Contextualizing Drayton Hall in the British Atlantic World: an Examination of the Elite Status of an 18th Century Lowcountry Home Seat
Author(s): Carter Hudgins
Recent research has exposed how Drayton Hall (c.1738-1750) was conceived by wealthy planter John Drayton to operate as a gentleman’’s estate at the center of his vast network of commercial plantations that stretched across South Carolina and Georgia. Drawing from extant architecture, excavated material culture and surviving documentary records, this study will further our knowledge of one of South Carolina’s greatest plantations by examining the social, economic and intellectual influences behind its creation with a focus on the colonial identity established by its builder. Beginning with an assessment of John Drayton as a planter, a merchant and an intellectual, this work will progress to examine the material conditions of Drayton in the context of the expanding British Empire in order to obtain an expanded look at an elite colonial plantation.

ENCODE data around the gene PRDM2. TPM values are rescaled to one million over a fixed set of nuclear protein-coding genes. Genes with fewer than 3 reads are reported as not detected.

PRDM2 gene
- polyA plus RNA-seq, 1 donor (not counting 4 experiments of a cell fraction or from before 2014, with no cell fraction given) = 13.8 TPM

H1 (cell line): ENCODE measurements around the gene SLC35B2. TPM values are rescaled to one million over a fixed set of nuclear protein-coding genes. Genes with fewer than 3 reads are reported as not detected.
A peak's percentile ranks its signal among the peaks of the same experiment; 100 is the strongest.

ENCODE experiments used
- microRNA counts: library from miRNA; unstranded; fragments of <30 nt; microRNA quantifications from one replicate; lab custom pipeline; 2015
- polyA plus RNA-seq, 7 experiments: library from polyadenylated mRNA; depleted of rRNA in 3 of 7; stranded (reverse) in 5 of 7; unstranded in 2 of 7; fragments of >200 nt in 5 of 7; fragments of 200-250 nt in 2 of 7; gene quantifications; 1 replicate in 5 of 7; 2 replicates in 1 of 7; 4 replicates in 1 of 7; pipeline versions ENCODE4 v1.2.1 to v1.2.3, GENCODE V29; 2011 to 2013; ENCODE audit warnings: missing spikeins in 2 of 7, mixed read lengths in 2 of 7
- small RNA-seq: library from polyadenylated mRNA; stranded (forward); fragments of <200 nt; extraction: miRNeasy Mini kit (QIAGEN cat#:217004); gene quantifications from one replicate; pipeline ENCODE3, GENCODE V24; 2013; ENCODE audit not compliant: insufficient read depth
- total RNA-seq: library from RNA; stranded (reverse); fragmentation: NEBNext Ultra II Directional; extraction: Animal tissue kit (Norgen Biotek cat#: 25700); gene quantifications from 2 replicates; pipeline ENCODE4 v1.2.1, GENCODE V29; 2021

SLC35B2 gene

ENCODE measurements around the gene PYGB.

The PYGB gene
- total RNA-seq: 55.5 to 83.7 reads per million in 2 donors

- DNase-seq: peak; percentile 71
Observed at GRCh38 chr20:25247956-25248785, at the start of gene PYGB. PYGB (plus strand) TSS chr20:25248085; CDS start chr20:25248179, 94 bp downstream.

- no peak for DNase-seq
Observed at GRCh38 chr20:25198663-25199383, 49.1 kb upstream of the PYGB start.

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Contextualizing Drayton Hall in the British Atlantic World: an Examination of the Elite Status of an 18th Century Lowcountry Home Seat. Carter Hudgins. Presented at Society for Historical Archaeology, Quebec City, Quebec, Canada. 2014 ( tDAR id: 437181)
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Contact(s): Society for Historical Archaeology